The community discussion of “Free?,” originally scheduled for August 22, was canceled due to a power outage in the village. The event has been rescheduled for 6 p.m. Tuesday, August 29, at UPL (located at 74 E. Main St. in Trumansburg). Librarian Ksana Broadwell, and library assistant Jessie Miglus, will moderate the talk.
Grace Bogdanove from Amnesty International at Cornell University and Kimerly Corish of the Tompkins County Office of Human Rights will be part of the program as well.
“They will be bringing information on their organizations, along with suggestions for possible action steps for participants to take so they have somewhere to go with this after the discussion,” Birdsall explained.

Maas hopes that “every single person in the town” will come to the discussion. She believes there is something in the book for everyone.
“Fifth graders in Trumansburg study the Declaration of Human Rights,” she said. “This book will enhance that experience for them.”

Maas also envisions the community read as being a springboard to intergenerational discussions about some of the concerns the stories raise.
“You can get more out of the book that way,” she contended.

Birdsall’s goal is that the book discussion will allow participants to express their own thoughts and perceptions about human rights while having the opportunity to expand their horizons by hearing others’ views. Groups often form, either obviously or subtly, based on an “us and them” mentality, she asserted. It was important to her and the other organizers to start, and encourage engagement in, a civil, respectful, and nonjudgmental conversation that includes everyone in the Trumansburg community.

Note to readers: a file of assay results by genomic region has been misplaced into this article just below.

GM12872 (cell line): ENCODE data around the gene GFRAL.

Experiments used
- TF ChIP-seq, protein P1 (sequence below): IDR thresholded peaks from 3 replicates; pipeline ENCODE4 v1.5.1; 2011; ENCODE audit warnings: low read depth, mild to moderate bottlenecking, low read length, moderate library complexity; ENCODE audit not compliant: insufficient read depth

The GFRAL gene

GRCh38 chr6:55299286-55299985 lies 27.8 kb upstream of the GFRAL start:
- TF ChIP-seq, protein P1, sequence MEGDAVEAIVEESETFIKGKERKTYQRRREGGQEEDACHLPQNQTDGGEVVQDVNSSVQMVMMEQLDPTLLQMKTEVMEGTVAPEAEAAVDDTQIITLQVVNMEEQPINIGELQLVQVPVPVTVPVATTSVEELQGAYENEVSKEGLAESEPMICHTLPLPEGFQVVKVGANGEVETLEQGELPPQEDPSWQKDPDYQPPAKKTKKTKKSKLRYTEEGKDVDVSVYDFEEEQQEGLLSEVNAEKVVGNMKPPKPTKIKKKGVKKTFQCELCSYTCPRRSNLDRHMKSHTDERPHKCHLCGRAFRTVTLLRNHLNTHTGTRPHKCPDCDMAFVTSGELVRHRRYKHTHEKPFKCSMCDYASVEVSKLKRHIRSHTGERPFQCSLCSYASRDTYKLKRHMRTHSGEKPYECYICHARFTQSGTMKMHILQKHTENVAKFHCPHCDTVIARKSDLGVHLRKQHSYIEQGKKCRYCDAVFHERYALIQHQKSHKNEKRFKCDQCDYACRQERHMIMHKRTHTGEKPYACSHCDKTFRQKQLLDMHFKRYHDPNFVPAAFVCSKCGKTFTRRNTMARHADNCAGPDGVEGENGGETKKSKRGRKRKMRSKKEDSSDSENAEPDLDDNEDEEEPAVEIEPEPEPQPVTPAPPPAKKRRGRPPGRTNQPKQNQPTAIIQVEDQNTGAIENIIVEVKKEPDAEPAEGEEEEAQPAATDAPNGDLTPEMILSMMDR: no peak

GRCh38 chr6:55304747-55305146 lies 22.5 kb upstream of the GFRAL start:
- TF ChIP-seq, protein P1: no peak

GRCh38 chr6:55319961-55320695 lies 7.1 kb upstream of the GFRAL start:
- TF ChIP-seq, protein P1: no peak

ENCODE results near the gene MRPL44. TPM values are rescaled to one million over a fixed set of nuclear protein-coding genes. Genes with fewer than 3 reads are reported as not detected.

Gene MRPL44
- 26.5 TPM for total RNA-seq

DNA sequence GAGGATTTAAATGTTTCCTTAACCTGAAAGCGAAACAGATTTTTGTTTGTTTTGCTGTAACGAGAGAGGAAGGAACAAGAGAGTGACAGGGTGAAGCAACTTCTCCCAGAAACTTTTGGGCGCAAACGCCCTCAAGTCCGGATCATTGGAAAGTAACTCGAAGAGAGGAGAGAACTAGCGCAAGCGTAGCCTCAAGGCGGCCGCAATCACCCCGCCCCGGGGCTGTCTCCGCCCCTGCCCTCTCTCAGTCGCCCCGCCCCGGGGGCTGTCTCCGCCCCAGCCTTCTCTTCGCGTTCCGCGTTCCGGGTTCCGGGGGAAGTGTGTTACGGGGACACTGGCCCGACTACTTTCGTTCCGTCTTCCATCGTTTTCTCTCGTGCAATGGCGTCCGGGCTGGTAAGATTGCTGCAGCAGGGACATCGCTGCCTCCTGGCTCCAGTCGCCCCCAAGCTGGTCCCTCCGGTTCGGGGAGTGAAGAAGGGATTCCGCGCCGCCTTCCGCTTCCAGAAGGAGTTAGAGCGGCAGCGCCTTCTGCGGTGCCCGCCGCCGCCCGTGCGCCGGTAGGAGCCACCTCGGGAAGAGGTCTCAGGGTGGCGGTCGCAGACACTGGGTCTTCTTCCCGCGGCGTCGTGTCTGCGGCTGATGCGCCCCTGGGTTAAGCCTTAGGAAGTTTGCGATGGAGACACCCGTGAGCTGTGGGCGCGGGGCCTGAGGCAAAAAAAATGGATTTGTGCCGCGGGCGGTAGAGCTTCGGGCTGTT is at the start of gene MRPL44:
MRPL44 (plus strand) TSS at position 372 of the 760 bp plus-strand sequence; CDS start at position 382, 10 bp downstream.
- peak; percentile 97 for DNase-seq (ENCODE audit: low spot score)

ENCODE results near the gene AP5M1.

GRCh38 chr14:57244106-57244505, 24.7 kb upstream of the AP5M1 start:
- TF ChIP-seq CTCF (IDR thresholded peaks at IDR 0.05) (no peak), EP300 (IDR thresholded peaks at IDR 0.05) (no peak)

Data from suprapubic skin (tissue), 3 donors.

Are today’s libraries safe places where people can meet to talk about social justice issues or visit to learn more about human rights issues?
“Absolutely!” Birdsall said, remarking that libraries have a long history of standing up against the mistreatment of others and defending human rights.

People often read to find themselves or to learn about someone else.

“If you’re seeking information, we have it,” Birdsall noted. “We can also help you find stories you can relate to.”
“We are so lucky to have public libraries that provide free resources and access to information for everyone, regardless of their economic background,” added Maas.

For those who would like to explore human rights more in depth after reading “Free?,” there is an adult version of the book, titled “Freedom: Stories Celebrating the Universal Declaration of Human Rights,” which features contributions from well-known authors. The full list of rights can be found at

Historically, America has been a country made up of people from all backgrounds and all walks of life. The city of Ithaca and surrounding areas are reflective of this. Join Tompkins Weekly and “One of Us” each month as we learn more about who we are as a community.